Levonorgestrel (emergency contraceptive)

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Levonorgestrel emergency contraceptive is a rescue method intended to prevent pregnancy after unprotected intercourse or failure of contraception. 1.5 mg tablet or as a split dose of two 0.75 mg tablets, should be taken as soon as possible, , preferably within 12 hours and no later than 72 hours (3 days) after unprotected intercourse or after failure of a contraceptive method.






Levonorgestrel acts as an emergency contraceptive principally by preventing ovulation or fertilization (by altering tubal transport of sperm and/or ova). In addition, it may inhibit implantation (by altering the endometrium). It is not effective once the process of implantation has begun.


Levonorgestrel is used to prevent pregnancy following unprotected intercourse or a known or suspected contraceptive failure. Levonorgestrel emergency contraceptive is available as an over the counter product for women 17 years of age and older in the United States.

[edit] DOSAGE

Levonorgestrel 1.5 mg as a single dose or as a split dose of two 0.75 mg tablets taken 12 hours apart, taken as soon as possible within 72 hours of intercourse. Efficacy is better if the tablet is taken as soon as possible after unprotected intercourse


  • Hypersensitivity to any component of the product
  • Known or suspected pregnancy


  • Some women may experience spotting a few days after taking the emergency contraceptive.
  • The majority of women (87%) had their next menstrual period at the expected time or within +/- 7 days, while 13% had a delay of more than 7 days beyond the anticipated onset of menses. If there is a delay in the onset of menses beyond 1 week, the possibility of pregnancy should be considered.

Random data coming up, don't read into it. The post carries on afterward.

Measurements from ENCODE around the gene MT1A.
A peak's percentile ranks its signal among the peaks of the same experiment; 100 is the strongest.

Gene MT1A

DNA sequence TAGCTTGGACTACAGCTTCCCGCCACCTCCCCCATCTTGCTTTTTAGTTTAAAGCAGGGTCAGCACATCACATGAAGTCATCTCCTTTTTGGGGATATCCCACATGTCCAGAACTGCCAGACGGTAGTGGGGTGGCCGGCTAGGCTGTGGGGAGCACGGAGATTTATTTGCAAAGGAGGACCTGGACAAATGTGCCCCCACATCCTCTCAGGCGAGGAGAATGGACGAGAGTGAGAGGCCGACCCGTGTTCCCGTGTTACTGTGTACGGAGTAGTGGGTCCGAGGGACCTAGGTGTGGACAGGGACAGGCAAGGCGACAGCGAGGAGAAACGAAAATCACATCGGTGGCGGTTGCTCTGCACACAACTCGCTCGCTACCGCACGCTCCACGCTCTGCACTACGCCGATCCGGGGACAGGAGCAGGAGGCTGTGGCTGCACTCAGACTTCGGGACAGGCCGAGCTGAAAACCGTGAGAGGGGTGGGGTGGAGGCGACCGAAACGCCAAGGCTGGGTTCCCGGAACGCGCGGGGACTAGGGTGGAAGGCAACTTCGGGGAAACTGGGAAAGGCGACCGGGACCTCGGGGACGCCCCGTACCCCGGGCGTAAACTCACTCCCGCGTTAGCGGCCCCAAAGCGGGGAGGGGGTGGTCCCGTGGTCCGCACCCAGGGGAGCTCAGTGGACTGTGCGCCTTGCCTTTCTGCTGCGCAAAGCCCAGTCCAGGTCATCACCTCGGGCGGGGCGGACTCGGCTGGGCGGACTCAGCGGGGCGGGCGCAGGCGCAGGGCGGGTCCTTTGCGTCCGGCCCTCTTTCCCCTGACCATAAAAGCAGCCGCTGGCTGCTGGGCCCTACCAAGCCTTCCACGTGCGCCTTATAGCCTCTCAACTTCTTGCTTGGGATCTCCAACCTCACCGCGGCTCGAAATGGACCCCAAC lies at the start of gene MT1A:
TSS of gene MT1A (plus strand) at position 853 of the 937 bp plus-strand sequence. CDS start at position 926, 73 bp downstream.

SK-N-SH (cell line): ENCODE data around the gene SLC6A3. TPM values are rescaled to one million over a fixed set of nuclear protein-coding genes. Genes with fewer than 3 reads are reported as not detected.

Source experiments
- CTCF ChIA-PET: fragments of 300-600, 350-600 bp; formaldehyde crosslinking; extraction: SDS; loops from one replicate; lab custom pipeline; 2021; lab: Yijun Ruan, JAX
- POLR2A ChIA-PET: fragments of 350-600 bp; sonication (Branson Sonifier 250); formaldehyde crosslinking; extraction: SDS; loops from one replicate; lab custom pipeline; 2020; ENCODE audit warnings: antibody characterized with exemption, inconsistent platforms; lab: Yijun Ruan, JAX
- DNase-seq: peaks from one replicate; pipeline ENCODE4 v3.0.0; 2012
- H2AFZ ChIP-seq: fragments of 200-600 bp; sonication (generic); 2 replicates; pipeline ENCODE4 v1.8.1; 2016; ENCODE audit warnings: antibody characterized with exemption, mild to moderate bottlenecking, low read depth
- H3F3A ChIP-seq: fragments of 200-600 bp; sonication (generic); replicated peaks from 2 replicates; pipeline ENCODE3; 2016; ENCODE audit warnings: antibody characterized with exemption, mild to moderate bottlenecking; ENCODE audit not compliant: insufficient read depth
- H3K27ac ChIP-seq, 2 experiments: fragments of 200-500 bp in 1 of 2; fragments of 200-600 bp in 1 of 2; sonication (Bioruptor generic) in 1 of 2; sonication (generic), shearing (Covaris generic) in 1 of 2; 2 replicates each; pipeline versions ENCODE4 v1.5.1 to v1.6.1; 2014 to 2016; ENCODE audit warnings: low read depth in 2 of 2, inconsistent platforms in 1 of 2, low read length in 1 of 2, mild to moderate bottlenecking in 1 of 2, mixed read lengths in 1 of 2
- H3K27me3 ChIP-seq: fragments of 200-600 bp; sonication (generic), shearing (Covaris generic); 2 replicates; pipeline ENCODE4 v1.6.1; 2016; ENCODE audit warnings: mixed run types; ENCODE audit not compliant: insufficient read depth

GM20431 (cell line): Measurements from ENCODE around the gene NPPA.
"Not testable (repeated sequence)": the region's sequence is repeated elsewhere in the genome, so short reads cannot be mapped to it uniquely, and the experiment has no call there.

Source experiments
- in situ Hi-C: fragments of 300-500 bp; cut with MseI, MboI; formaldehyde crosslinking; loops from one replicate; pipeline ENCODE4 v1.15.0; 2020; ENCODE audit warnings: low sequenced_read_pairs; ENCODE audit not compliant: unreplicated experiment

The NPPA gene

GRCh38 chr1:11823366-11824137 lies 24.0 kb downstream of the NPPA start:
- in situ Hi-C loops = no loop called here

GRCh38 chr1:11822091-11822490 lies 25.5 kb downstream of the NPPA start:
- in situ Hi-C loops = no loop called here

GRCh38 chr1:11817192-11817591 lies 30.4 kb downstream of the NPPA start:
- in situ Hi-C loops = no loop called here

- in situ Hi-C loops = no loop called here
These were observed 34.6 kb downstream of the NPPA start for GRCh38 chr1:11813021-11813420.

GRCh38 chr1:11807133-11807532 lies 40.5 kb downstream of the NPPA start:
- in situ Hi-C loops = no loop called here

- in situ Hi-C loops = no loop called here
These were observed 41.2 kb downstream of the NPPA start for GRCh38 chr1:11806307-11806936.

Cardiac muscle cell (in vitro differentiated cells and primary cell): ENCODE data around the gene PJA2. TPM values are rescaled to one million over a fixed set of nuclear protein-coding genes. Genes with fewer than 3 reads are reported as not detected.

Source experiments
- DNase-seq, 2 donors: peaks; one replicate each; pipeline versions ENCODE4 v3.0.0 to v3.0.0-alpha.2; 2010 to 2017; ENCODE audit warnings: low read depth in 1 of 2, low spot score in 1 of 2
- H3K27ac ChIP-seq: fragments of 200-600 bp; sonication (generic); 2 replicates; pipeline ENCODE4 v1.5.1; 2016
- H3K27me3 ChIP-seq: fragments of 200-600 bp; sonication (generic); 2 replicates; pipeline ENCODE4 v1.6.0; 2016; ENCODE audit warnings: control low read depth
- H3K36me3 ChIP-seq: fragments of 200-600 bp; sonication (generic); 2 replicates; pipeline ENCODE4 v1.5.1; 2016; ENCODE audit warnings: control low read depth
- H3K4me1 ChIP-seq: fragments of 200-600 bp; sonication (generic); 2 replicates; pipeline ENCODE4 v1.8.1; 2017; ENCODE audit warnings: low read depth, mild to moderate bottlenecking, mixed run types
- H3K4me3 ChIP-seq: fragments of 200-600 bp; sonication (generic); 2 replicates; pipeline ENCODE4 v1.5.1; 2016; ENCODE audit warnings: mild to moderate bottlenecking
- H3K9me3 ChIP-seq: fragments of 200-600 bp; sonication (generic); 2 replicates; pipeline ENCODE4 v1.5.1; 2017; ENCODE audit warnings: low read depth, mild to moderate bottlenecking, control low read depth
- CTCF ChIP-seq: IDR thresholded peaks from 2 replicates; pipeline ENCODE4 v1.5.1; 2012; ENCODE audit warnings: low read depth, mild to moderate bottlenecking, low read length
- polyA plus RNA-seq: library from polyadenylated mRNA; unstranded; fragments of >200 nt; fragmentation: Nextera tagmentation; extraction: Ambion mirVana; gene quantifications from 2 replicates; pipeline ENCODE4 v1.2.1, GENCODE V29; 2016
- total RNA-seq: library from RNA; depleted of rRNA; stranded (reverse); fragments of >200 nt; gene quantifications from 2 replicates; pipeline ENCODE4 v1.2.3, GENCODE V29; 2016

• Ectopic pregnancy: Women who become pregnant or complain of lower abdominal pain after taking Levonorgestrel emergency contraceptive, should be evaluated for ectopic pregnancy.
  • Levonorgestrel emergency contraceptive is not effective in terminating an existing pregnancy.
  • Levonorgestrel emergency contraceptive does not protect against HIV infection (AIDS) or other sexually transmitted infections


Drugs or herbal products that induce certain enzymes, such as CYP3A4, may decrease the effectiveness of progestin-only pills.

Some drugs or herbal products that may decrease the effectiveness of progestin-only pills include: barbiturates, bosentan, carbamazepine, felbamate, griseofulvin, oxcarbazepine, phenytoin, rifampin, St. John’s wort and topiramate


Pregnancy Category X (US).

  • Nursing Mothers: In general, no adverse effects of progestin-only pills have been found on breastfeeding performance or on the health, growth, or development of the infant. However, isolated post-marketing cases of decreased milk production have been reported. Small amounts of progestins pass into the breast milk of nursing mothers taking progestin-only pills for long-term contraception, resulting in detectable steroid levels in infant plasma.


The most common adverse events: nausea (23%), abdominal pain (18%), fatigue (17%), headache (17%), heavy menses (13.8%) , dizziness (11.2 %), breast tenderness (10.7%), vomiting (5.6%) and diarrhea (5%)


Levonorgestrel Emergency Contraceptive: Mechanism, Safety and Side Effects